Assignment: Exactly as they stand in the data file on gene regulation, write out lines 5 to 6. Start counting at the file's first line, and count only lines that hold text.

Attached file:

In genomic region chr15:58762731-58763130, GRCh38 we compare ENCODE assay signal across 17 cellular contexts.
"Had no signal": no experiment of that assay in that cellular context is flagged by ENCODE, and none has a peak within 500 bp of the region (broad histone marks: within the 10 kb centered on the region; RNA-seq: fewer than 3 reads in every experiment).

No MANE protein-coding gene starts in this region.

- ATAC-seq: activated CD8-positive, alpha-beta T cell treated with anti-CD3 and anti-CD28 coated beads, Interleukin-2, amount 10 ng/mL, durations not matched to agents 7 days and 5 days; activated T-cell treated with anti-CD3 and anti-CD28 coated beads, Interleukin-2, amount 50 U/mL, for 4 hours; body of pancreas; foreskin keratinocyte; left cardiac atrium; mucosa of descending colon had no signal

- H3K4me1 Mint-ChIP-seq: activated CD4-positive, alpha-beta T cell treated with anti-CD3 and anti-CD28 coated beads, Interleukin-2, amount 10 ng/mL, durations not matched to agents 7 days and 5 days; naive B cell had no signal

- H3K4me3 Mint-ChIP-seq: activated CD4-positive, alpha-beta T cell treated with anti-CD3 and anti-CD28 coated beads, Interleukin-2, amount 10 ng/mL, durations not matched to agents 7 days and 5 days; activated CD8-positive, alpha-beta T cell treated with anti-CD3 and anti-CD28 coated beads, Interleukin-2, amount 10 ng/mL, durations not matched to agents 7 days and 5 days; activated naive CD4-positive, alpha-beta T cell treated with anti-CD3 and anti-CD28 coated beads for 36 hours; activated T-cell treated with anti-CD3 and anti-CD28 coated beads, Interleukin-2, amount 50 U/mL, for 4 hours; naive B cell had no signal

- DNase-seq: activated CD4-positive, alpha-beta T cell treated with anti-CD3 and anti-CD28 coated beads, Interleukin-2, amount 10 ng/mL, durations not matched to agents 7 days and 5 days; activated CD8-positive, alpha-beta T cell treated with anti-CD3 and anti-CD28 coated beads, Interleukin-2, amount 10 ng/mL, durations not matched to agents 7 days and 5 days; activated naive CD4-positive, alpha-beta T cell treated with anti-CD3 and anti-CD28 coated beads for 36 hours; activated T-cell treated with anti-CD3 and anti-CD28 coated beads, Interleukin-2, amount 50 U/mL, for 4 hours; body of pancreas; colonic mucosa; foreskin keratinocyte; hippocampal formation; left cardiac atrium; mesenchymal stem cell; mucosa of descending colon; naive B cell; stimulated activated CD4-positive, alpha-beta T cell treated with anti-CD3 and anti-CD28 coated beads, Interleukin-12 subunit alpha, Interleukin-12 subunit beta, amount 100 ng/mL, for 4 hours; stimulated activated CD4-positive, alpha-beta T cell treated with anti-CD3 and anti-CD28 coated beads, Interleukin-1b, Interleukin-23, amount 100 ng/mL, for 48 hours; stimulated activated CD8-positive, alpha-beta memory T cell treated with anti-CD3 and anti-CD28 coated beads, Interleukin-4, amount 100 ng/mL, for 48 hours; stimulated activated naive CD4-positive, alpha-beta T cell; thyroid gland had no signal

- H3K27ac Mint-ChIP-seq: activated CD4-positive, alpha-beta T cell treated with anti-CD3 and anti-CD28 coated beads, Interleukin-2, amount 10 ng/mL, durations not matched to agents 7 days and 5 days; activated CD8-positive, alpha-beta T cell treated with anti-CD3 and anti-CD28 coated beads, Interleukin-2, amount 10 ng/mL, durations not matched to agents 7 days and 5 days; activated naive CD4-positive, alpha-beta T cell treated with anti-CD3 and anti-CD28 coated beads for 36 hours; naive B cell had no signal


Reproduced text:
- H3K4me1 Mint-ChIP-seq: activated CD4-positive, alpha-beta T cell treated with anti-CD3 and anti-CD28 coated beads, Interleukin-2, amount 10 ng/mL, durations not matched to agents 7 days and 5 days; naive B cell had no signal

- H3K4me3 Mint-ChIP-seq: activated CD4-positive, alpha-beta T cell treated with anti-CD3 and anti-CD28 coated beads, Interleukin-2, amount 10 ng/mL, durations not matched to agents 7 days and 5 days; activated CD8-positive, alpha-beta T cell treated with anti-CD3 and anti-CD28 coated beads, Interleukin-2, amount 10 ng/mL, durations not matched to agents 7 days and 5 days; activated naive CD4-positive, alpha-beta T cell treated with anti-CD3 and anti-CD28 coated beads for 36 hours; activated T-cell treated with anti-CD3 and anti-CD28 coated beads, Interleukin-2, amount 50 U/mL, for 4 hours; naive B cell had no signal